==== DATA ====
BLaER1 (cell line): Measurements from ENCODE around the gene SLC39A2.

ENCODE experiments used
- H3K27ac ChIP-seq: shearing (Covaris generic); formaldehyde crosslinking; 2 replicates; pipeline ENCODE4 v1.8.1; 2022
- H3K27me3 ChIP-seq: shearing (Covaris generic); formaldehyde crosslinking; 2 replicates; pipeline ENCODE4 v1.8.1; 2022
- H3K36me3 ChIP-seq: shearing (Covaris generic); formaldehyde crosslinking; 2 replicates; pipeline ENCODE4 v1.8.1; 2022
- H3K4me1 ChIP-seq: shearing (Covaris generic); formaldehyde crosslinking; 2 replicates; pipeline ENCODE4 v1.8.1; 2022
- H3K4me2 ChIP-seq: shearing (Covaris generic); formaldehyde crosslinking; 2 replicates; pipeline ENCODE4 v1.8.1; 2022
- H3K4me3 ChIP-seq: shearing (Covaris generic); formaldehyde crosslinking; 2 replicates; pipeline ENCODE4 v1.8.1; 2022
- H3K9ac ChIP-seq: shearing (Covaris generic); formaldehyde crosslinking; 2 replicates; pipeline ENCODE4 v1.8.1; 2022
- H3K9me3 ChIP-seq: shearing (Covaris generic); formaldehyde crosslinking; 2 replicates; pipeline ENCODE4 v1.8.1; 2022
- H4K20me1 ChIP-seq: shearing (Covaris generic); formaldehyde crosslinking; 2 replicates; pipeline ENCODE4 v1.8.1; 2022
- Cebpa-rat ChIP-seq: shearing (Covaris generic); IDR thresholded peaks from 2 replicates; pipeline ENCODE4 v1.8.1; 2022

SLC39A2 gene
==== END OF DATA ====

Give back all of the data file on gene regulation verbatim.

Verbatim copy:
BLaER1 (cell line): Measurements from ENCODE around the gene SLC39A2.

ENCODE experiments used
- H3K27ac ChIP-seq: shearing (Covaris generic); formaldehyde crosslinking; 2 replicates; pipeline ENCODE4 v1.8.1; 2022
- H3K27me3 ChIP-seq: shearing (Covaris generic); formaldehyde crosslinking; 2 replicates; pipeline ENCODE4 v1.8.1; 2022
- H3K36me3 ChIP-seq: shearing (Covaris generic); formaldehyde crosslinking; 2 replicates; pipeline ENCODE4 v1.8.1; 2022
- H3K4me1 ChIP-seq: shearing (Covaris generic); formaldehyde crosslinking; 2 replicates; pipeline ENCODE4 v1.8.1; 2022
- H3K4me2 ChIP-seq: shearing (Covaris generic); formaldehyde crosslinking; 2 replicates; pipeline ENCODE4 v1.8.1; 2022
- H3K4me3 ChIP-seq: shearing (Covaris generic); formaldehyde crosslinking; 2 replicates; pipeline ENCODE4 v1.8.1; 2022
- H3K9ac ChIP-seq: shearing (Covaris generic); formaldehyde crosslinking; 2 replicates; pipeline ENCODE4 v1.8.1; 2022
- H3K9me3 ChIP-seq: shearing (Covaris generic); formaldehyde crosslinking; 2 replicates; pipeline ENCODE4 v1.8.1; 2022
- H4K20me1 ChIP-seq: shearing (Covaris generic); formaldehyde crosslinking; 2 replicates; pipeline ENCODE4 v1.8.1; 2022
- Cebpa-rat ChIP-seq: shearing (Covaris generic); IDR thresholded peaks from 2 replicates; pipeline ENCODE4 v1.8.1; 2022

SLC39A2 gene